Carlson: I think Pentax is in the transition stage with video, because we obviously have video recording with our SLRs. But during the video capture, we don't have auto-focus. We have worked with cinematographers, and on our YouTube channel we've got some pretty cool videos they've shot with the K-7 and K-5, and they would never use auto-focus anyway. So, when you look at it from a cinematographer's point of view, they wouldn't use auto-focus. When you look at it from a consumer point of view, though, they want it. Now, if you look at our SDM lenses, the focus on those lenses is virtually silent anyway. So if/when Pentax makes a step to have auto-focus during video, we've already got a system in place.

DE: The SDM systems and lenses.

Carlson: Yes.

DE: What percentage of your lens roadmap involves SDM -- because they're a little bit higher-end lenses -- as opposed to the inexpensive kit lenses?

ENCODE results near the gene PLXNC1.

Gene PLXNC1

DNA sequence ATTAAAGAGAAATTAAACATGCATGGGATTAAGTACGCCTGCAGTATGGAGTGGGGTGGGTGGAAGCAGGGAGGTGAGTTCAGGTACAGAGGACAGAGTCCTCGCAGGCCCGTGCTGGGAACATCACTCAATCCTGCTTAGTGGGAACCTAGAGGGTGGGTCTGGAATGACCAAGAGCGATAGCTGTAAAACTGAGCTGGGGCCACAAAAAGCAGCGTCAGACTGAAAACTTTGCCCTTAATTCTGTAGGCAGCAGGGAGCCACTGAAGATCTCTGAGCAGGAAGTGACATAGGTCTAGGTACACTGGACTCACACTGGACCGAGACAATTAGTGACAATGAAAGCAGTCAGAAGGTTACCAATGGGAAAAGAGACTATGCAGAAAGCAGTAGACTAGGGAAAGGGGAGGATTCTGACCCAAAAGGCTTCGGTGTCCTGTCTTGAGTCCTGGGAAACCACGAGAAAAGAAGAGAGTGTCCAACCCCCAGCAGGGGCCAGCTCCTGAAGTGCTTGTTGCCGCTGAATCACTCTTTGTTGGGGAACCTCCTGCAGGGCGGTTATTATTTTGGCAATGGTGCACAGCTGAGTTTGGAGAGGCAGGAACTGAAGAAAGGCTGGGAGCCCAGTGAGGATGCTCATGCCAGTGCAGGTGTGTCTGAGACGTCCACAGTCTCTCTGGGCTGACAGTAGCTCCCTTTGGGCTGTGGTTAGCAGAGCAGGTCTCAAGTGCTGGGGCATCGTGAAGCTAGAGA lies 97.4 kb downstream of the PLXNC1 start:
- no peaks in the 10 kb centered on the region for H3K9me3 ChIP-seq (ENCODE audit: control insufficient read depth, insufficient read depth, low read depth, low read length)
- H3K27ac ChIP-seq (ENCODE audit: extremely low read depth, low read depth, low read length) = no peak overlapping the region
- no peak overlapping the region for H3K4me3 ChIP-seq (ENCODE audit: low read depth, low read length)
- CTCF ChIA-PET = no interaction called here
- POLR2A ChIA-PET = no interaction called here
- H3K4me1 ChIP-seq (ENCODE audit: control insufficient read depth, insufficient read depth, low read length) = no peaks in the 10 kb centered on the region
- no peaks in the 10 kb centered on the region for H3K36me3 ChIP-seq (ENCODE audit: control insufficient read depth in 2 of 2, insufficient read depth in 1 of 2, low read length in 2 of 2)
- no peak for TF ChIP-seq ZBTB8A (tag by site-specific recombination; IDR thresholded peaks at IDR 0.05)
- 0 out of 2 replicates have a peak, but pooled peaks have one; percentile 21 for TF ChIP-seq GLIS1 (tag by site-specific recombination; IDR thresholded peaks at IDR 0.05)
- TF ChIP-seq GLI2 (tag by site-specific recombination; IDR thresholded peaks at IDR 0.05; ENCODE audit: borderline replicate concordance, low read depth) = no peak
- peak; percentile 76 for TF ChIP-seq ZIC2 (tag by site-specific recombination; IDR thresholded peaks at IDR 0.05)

Carlson: Yeah. We have about 27 different lenses currently and I believe 7 of them are SDM.

DE: That kind of percentage might persist then, you're saying?

Carlson: Yeah. Because it depends on the lens. If the next lens introduced is a limited lens, it likely won't have SDM. If it's more of a consumer grade or one of the high-end lenses, it will likely have SDM. So, moving forward, that's probably how the breakdown will be; kind of dependent on the size of the lens. If it's one of our smaller, compact limited models, it'll be the screw-drive. If it's one of the bigger zoom lenses, or one of our DA Star lenses -- the high-end lenses -- it'll likely be SDM.

DE: Got it. So it's not so much an issue of market segment in terms of consumer vs. pro or prosumer, as it is just the physical size of the lens.

Carlson: Yeah. That's the trend I've seen so far.